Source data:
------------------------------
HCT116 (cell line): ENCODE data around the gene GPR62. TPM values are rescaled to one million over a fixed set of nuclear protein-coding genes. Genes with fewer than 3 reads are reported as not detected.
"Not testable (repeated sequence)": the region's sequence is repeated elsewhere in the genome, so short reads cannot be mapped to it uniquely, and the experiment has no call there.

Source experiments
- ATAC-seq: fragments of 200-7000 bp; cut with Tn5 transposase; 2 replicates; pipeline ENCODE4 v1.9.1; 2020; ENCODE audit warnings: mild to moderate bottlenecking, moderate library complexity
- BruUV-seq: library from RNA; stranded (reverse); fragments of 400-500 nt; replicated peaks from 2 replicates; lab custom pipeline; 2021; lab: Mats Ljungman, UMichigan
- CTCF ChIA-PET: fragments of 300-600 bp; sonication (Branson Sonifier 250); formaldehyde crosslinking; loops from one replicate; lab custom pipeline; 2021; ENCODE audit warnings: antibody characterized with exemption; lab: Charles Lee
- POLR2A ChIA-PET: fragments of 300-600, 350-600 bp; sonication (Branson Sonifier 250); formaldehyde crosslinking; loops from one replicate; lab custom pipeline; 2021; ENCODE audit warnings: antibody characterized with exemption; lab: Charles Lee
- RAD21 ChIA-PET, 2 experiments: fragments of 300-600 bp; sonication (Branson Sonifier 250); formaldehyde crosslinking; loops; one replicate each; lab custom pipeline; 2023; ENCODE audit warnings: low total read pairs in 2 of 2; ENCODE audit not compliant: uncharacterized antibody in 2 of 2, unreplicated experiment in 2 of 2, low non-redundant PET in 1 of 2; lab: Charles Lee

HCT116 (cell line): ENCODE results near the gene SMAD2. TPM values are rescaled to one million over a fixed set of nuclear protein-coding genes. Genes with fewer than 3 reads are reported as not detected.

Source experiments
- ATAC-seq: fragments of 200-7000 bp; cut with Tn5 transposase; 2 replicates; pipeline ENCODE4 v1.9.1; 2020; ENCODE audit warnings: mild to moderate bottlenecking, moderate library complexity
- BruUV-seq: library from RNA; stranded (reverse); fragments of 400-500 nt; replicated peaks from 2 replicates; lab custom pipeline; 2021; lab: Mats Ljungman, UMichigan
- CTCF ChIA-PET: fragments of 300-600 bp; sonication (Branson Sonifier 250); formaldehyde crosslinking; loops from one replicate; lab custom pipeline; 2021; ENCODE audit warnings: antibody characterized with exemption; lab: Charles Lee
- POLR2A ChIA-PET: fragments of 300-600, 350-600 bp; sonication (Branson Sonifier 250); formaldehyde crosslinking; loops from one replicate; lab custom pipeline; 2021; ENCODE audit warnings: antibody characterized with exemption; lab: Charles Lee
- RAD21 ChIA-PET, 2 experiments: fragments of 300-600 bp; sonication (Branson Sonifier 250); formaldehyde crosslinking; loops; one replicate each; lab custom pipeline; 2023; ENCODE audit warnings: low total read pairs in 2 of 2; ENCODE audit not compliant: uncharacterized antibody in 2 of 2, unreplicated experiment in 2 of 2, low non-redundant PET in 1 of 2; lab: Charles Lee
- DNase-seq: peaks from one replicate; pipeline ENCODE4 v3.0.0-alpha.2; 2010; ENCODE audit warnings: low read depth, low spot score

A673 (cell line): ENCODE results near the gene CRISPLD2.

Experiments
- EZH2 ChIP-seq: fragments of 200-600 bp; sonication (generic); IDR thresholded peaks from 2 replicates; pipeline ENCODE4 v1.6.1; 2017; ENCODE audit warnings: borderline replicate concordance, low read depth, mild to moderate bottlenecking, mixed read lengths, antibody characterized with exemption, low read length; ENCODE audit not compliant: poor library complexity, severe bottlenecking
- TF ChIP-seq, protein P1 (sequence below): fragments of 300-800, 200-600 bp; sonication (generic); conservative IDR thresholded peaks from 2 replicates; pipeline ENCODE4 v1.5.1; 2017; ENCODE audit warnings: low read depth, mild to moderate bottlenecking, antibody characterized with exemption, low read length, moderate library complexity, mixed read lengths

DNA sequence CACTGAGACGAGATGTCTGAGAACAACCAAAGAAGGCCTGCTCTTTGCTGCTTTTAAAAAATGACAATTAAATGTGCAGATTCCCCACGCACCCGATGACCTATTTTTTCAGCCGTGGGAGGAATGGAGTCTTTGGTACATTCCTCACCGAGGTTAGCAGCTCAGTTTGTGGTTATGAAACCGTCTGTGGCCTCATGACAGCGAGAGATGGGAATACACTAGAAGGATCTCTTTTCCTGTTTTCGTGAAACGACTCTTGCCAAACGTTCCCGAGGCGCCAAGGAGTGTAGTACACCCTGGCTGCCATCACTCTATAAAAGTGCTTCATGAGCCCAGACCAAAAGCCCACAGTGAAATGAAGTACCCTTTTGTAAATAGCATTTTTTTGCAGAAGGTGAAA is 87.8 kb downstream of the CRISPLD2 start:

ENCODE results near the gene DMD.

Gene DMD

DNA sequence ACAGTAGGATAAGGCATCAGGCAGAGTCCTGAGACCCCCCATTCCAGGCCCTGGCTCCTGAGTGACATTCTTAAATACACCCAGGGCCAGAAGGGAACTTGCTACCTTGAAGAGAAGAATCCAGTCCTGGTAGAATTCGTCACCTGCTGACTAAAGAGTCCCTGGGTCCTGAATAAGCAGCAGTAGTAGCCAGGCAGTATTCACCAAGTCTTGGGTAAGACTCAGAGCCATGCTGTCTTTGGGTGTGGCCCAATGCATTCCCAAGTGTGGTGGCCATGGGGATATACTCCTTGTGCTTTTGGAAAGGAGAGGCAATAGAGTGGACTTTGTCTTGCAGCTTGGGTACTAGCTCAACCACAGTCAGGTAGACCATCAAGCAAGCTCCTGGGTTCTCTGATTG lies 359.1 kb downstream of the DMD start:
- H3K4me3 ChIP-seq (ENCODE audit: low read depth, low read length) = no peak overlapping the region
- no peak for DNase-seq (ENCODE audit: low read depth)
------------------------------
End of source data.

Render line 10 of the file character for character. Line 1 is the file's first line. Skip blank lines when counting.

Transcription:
Source experiments